The Palestinian Authority will cancel Jan. 25 parliamentary elections if Israel goes ahead with its plan to bar Palestinians from voting in disputed Jerusalem, a senior Palestinian official said Wednesday. Palestinian leader Mahmoud Abbas has been under pressure from his Fatah Party to postpone the vote, amid concerns about the growing political clout of the Islamic militant group Hamas. But Palestinian officials denied Abbas was using Israel's threat as a pretext to call off the vote.
Two senior Israeli government officials said Wednesday that Israel would not let Palestinians vote in Jerusalem because it objects to Hamas' participation in the race. Hamas, which is committed to Israel's destruction, is running for the first time in parliamentary elections, and poses a strong challenge to Abbas, a moderate.
"There will be no voting in sovereign Jerusalem," one official said, speaking on condition of anonymity because he is not authorized to discuss policy with the media. "Our role is not to help Hamas get elected, certainly not in sovereign Jerusalem."
Another official said Israel has notified European election observers of its decision. Palestinian Information Minister Nabil Shaath said barring the vote in Jerusalem would be grounds for calling off the ballot. "If the Israelis insist on not allowing us to conduct the elections in Jerusalem, then there will be no elections at all," Shaath said.
While ostensibly a minor procedural matter, voting in Jerusalem is a great symbolic importance for Israel and the Palestinians, as a measure of claims to the eastern sector. The Palestinians want to establish their capital in east Jerusalem, which Israel captured in the 1967 Mideast War and later annexed to its capital.
The Palestinian Authority will try to bring international pressure to bear on Israel to reconsider, Shaath said. "But if we don't succeed, this will mean there will be no elections. For us, Jerusalem is more important than any other thing."
Hamas spokesman Sami Abu Zuhri said Wednesday that the group wanted the election held as scheduled, and was counting on Abbas to keep his promise to honor the date.
In previous elections, Palestinian residents of Jerusalem voted by mailing ballots from Jerusalem post offices, a procedure enshrined in interim Israeli-Palestinian peace accords.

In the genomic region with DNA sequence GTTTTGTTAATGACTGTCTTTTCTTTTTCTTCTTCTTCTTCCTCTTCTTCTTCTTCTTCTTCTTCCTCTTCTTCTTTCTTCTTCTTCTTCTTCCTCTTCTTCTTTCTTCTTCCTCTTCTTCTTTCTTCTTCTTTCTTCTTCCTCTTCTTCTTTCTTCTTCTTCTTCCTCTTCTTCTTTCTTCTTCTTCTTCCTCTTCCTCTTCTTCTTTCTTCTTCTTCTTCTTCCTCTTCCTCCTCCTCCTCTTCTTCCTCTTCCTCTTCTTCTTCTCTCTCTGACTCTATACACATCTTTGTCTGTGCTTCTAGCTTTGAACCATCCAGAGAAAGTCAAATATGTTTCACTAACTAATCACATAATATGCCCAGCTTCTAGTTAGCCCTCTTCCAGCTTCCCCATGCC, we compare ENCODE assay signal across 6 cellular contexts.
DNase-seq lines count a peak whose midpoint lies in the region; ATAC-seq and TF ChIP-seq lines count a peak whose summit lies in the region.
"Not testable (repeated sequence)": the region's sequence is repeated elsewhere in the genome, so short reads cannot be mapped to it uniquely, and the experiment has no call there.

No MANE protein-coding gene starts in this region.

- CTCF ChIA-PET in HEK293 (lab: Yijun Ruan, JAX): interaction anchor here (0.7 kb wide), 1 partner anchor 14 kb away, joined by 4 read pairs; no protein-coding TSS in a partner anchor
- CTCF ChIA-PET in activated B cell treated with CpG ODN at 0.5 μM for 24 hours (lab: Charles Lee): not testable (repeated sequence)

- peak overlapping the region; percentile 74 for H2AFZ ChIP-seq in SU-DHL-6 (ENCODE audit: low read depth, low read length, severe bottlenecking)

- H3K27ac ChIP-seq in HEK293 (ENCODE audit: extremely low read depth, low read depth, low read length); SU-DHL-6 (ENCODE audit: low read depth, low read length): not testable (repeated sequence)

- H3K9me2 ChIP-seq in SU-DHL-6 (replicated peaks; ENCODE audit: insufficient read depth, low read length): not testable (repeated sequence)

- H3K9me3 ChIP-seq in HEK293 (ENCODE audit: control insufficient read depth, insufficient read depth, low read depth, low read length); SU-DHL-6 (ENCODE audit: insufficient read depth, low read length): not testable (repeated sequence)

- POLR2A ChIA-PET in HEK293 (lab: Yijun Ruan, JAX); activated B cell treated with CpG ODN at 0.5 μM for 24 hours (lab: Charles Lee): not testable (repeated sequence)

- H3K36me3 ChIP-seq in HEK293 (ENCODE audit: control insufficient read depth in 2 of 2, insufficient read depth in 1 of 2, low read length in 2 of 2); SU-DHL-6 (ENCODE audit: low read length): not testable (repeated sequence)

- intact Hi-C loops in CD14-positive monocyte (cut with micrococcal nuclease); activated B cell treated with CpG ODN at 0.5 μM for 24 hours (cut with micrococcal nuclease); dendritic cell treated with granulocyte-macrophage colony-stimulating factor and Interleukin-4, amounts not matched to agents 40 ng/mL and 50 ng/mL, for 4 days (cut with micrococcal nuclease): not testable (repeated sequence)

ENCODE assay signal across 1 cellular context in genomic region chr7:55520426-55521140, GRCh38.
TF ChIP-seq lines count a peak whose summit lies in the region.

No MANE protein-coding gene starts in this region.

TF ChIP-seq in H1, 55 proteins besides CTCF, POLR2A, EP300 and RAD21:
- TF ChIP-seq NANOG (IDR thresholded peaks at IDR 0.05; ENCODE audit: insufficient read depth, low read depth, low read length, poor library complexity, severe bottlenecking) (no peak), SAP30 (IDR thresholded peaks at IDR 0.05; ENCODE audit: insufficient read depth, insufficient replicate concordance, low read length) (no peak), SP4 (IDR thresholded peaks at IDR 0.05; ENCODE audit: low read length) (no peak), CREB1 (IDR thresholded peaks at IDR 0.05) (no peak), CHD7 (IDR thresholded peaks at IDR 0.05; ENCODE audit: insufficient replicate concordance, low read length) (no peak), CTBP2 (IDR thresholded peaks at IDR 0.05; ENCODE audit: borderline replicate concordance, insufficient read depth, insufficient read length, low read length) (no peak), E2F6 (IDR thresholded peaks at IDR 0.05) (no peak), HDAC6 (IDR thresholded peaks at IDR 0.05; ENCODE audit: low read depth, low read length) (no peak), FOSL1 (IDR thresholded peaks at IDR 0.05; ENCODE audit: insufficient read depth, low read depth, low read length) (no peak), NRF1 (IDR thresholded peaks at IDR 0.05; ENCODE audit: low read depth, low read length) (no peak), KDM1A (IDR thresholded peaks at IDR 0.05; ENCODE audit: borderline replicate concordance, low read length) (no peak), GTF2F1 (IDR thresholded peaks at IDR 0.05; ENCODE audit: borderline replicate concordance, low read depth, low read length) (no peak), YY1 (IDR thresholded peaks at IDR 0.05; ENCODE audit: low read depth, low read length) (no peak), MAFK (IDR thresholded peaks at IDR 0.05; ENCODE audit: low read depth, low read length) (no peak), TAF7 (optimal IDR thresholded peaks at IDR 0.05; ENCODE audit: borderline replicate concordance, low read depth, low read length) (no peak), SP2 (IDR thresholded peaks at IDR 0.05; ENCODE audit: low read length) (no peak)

The Israeli officials said voting by mail would not be allowed this time, reasoning that the Palestinians aren't abiding by their commitment, under the accords, to bar groups that seek to achieve goals by non-democratic means from participating in elections. Palestinian negotiator Saeb Erekat said he sent several letters to the Israelis seeking coordination on Jerusalem balloting, but hasn't received any response. "If the Israelis will not allow us to do elections in east Jerusalem ... it means the Israelis will sabotage the elections," Erekat said. "I know what the Israelis have on their minds. They don't want a partner. They want unilateralism."
Erekat denied that Abbas might use Israel's ban on Jerusalem voting as a pretext to postpone the elections and buy time to strengthen his ruling Fatah movement, whose negative image among the Palestinian public was reinforced by chaos during recent primaries.
Visiting Egyptian intelligence chief Omar Suleiman hinted Wednesday that the elections might be put off. Suleiman said Abbas has insisted the elections be held on time, "but we will discuss with him today what's the other options."
Suleiman was to meet Abbas in the West Bank later Wednesday. The head of the EU observer mission to the Palestinian Authority, Veronique de Keyser, said she raised the issue of voting in east Jerusalem with the Israelis, and "didn't receive a clear answer."
"I really think it's a point that the Israelis and Palestinians have to sit down and work on," de Keyser said. "The situation is not clear yet,” reports the AP. I.L.